A minor detail, but considering how much it’s used it’s also worth mentioning. The new buckle to secure the inner boot laces (right) is now a little slimmer than before. You now pinch the side plates to release the tension on the laces and pull up, whereas before you depressed the slider in the middle. Again, a tiny detail, but it goes to show the level of attention Alpinestars gave the Supertech over the past four years of development.
Riding In It
Alpinestars invited select folks – Yours Truly included – to Sonoma Raceway to take part in the Yamaha-only R-World trackday, where I could put the boot to the test in its natural environment – the racetrack. As stated before, one of the main goals for the Supertech R boot was to be instantly comfortable so the rider could go burn up some hot laps right out of the gate. This is a good mission statement to be sure, but it also makes it a little difficult to “review” said boot. However, being that this is my job and all, I had to give it a try.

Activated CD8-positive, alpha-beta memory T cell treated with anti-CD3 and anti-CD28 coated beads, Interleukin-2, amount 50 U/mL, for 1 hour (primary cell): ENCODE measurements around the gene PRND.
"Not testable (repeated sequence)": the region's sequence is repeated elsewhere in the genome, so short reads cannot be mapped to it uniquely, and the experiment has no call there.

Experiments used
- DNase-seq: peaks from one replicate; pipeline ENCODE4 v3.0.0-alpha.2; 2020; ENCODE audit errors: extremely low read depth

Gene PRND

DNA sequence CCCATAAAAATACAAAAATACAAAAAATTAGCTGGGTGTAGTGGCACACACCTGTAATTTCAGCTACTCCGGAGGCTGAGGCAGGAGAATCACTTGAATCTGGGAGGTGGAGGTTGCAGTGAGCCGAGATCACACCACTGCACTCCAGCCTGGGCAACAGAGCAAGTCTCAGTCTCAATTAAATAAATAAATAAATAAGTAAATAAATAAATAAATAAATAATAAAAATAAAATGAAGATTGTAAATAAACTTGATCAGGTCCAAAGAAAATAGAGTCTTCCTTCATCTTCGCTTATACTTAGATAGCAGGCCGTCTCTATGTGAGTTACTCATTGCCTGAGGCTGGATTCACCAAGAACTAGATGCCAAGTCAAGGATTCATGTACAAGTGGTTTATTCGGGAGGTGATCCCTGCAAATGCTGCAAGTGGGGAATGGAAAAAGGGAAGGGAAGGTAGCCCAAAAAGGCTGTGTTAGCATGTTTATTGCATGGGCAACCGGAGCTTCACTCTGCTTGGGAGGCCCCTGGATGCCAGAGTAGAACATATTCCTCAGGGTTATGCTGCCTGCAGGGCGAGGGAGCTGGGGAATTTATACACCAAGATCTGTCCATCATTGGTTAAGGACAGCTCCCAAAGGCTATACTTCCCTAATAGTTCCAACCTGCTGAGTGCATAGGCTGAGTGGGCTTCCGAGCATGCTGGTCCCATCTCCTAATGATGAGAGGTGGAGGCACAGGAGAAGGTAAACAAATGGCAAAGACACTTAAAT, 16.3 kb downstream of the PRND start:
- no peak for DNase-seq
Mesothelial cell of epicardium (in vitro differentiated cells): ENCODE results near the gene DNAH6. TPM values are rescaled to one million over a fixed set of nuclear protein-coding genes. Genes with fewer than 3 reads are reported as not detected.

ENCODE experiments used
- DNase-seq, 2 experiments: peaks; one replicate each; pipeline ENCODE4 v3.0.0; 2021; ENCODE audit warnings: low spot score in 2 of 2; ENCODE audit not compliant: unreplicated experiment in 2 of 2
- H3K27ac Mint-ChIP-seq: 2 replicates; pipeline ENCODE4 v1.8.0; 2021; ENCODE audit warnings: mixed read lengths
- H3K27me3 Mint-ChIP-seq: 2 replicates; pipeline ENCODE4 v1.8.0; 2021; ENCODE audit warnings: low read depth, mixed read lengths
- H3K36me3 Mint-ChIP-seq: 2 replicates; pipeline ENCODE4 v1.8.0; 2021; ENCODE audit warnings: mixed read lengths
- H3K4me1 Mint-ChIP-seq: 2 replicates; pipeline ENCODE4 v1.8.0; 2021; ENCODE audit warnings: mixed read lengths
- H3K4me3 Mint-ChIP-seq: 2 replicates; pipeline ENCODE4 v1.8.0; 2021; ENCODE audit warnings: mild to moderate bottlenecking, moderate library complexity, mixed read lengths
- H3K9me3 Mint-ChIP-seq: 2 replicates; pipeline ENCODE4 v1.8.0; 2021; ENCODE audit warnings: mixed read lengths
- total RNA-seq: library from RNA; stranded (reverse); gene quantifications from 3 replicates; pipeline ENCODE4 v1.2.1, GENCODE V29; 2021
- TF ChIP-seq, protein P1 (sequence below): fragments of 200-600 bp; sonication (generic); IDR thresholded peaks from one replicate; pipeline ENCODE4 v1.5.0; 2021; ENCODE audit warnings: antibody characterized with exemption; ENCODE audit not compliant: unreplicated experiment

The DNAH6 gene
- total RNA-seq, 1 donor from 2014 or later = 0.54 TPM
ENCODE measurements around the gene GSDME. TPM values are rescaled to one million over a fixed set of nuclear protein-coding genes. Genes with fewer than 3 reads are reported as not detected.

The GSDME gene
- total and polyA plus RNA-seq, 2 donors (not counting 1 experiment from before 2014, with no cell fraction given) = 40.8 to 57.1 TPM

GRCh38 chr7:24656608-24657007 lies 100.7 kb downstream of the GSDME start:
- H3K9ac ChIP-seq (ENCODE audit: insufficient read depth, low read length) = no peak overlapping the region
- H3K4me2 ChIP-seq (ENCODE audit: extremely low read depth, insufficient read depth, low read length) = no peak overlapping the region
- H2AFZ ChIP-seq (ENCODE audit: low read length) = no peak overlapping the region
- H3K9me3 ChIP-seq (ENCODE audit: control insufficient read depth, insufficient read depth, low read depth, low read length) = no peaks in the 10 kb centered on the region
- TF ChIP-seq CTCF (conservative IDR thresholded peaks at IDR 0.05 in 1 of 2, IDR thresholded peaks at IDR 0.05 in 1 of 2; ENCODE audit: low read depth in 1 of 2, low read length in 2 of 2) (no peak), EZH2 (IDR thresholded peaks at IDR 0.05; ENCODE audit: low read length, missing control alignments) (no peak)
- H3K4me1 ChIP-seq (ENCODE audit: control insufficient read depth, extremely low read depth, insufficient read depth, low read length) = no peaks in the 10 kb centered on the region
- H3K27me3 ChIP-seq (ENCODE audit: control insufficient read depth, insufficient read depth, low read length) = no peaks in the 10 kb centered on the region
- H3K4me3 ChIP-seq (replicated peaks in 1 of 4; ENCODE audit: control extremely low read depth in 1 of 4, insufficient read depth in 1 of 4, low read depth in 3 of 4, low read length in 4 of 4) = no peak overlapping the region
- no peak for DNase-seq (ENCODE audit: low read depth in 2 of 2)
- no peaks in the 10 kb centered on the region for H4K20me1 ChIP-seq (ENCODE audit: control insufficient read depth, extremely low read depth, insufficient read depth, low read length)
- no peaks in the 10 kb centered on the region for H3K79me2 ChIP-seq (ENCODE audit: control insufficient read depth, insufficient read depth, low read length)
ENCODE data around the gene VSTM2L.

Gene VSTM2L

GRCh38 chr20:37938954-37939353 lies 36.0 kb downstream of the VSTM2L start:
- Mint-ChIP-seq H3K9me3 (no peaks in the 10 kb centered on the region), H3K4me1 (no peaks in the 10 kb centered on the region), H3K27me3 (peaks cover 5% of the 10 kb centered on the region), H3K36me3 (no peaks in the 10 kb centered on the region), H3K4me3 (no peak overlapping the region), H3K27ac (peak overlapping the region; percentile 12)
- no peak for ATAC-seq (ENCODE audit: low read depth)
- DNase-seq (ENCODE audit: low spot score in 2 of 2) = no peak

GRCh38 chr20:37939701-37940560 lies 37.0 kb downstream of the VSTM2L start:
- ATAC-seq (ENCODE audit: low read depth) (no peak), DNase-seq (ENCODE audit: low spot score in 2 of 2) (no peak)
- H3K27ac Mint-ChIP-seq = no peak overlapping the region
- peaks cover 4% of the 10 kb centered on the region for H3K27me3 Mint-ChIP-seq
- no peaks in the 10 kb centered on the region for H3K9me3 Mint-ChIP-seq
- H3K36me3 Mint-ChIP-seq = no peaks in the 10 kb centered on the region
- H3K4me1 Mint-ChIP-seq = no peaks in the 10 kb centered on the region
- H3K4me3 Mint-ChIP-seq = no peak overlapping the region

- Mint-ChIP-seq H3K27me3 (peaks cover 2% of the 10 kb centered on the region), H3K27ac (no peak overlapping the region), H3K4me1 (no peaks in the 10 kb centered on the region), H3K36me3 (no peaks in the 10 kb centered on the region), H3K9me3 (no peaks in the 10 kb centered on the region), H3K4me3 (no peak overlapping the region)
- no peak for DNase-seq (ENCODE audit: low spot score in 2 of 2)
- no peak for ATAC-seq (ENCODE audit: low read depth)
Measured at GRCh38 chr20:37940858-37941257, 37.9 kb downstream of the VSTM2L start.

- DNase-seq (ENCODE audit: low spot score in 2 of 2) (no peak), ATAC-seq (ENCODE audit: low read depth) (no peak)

My solution would be to wear the new Supertech R on one foot and its predecessor on the other to see what, if any, difference I could feel. Donning the boot, it was surprising how much easier the boot was to put on. The relocation of the pull loop definitely helped, but it also felt as though the material of the inner boot itself was softer and thus allowed my foot to slide in easier. It certainly didn’t feel any different to my fingers, though. With the lower portion of my leathers zipped over the top of the inner boot, taking advantage of the larger accordion panel along the outer boot’s zip closure made the Supertech really easy to close. Then again, I never really had a problem closing the previous boot. Others I spoke to did say they noticed a difference in the ease of closure with the expanded accordion panel. So there’s that.
When it comes to actually riding with the boot… well… I can’t say there’s a discernible difference between the two. Comfort remains at an all-time high, and I can feel the pegs and controls despite any different materials used in certain spots. In short, I felt instantly comfortable getting up to speed on the motorcycle as I would in my well-worn Supertech R boots from before. If push came to shove and I was forced to pick a nit, it appeared that maybe the toe box in my left boot was a little narrow. Then again, I wore the boot all day, on and off the bike, without much issue.
The best part? The new Supertech R has not increased in price compared to the old model. Not one dime. Its $499.95 price tag has remained the same as before.